The biennial's fuzzy conception and its unwillingness to mark and clarify possible contexts for its reception was probably not just the result of poorly coordinated curatorial efforts, regrettable negligence, or major miscalculations. Instead, the unclear articulation of "points of reference" reveals the biennial's eagerness to resonate with the ambitions of its sponsors. After all, contemporary power, be it the sovereignty of a global empire or the bureaucratic autocracy under Putin, declaratively rejects a totalizing discourse. Though it may refuse to generate monologic ideas, decrees, and proscriptions, contemporary power is never flimsy or vulnerable. Quite on the contrary, it is ubiquitous; its networks now even infiltrate territories of personal freedom traditionally beyond their reach. This type of power draws its legitimacy from the population's financial well being and its growing buying power, as well as a stabilizing reserve of oil dollars, which, in turn, allow power to implement its conservative policies. By declaring loyalty to this type of power in every which way, the biennial became a zone in which universal commercialization and naked pragmatism could emerge triumphant.
It is hardly surprising that the curators decided to show part of the biennial's main project in a still-unfinished annex of one of Moscow's most expensive and luxurious department store, the TsUM. This conceptually unconvincing, half-done project was curated by Hans Ulrich Obrist, Daniel Birnbaum, and Gunnar B. Kvaran, and showed a program of young American video art. What makes this choice productive? Why American? Why young video art? What were the options for bringing this art's context to the attention of the ordinary Russian spectator who lacks the necessary erudition, so that even an encounter with the more classic, mature side of video art would already be a useful visual discovery? The intervention at the TsUM bore witness to the "negligibility" of its content in the face of the new Russian financial elite, which is itching to buy the best "wellness" the West can offer, be it material or spiritual, without analyzing the existing social relations or considering the concrete dispositions that that shape an artwork's symbolic value.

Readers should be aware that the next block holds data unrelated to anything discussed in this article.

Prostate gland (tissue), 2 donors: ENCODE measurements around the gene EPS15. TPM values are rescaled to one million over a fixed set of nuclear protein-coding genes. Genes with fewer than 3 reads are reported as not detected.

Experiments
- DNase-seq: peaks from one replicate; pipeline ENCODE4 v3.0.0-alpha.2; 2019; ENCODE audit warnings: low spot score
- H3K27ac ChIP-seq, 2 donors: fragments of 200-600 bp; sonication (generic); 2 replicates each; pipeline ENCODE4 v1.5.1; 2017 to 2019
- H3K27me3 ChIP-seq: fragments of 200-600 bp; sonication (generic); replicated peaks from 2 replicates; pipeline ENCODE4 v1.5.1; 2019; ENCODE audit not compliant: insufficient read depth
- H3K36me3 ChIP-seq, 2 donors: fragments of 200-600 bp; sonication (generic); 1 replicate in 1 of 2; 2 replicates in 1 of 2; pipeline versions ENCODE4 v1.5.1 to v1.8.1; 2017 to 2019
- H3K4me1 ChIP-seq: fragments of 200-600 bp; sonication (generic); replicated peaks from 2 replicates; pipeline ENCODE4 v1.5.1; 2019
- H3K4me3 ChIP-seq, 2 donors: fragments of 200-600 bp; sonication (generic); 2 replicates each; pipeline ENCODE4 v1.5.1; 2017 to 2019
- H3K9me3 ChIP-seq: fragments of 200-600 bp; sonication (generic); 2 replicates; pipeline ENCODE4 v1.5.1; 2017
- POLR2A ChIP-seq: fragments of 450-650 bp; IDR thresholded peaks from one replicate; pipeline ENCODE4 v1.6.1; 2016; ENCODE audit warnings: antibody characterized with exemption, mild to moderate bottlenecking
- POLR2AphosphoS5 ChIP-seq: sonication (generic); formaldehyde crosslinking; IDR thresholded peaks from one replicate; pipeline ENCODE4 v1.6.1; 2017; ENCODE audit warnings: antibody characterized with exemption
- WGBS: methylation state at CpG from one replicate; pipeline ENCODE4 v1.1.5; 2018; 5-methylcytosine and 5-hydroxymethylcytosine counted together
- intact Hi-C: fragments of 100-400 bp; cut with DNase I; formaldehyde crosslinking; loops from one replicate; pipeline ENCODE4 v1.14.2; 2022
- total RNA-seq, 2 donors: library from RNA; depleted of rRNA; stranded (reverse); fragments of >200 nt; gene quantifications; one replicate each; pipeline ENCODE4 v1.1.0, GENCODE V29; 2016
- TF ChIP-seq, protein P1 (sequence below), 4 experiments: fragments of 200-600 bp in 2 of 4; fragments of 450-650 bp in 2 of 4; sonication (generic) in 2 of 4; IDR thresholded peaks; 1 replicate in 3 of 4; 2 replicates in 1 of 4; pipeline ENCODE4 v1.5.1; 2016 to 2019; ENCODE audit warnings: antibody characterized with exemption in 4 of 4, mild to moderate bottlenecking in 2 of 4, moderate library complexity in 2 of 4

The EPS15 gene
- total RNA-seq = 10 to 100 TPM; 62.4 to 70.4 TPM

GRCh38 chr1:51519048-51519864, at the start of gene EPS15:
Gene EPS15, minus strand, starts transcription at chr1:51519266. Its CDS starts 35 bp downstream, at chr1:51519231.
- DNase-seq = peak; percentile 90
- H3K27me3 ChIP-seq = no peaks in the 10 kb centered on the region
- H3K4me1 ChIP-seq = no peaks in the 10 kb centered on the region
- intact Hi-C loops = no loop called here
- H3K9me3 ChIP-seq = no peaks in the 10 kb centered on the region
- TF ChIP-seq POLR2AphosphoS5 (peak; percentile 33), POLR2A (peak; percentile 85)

The biennial obviously wanted to sparkle with irresistible prosperity, so it tried to show that its financial possibilities were larger than life. It invited the biggest names with the highest ratings on the Western art scene. The global top ten, visitor numbers, and internationally recognized price quotes served as its points of reference, locally betraying provincialism, ignorance, and conceptual narrow-mindedness. When the biennial's organizers had the vainglorious idea of inviting top curators like Nicolas Bourriaud, Hans Ulrich Obrist, or Rosa Martinez, it did not occur to them that these busy people might not be willing to enter into open, involved dialogues and collaborations with one another or their Russian colleagues. This is why this is why their admittedly intelligent statements always looked like fragmentary shards in an ill-conceived mosaic in which the pieces don't fit somehow.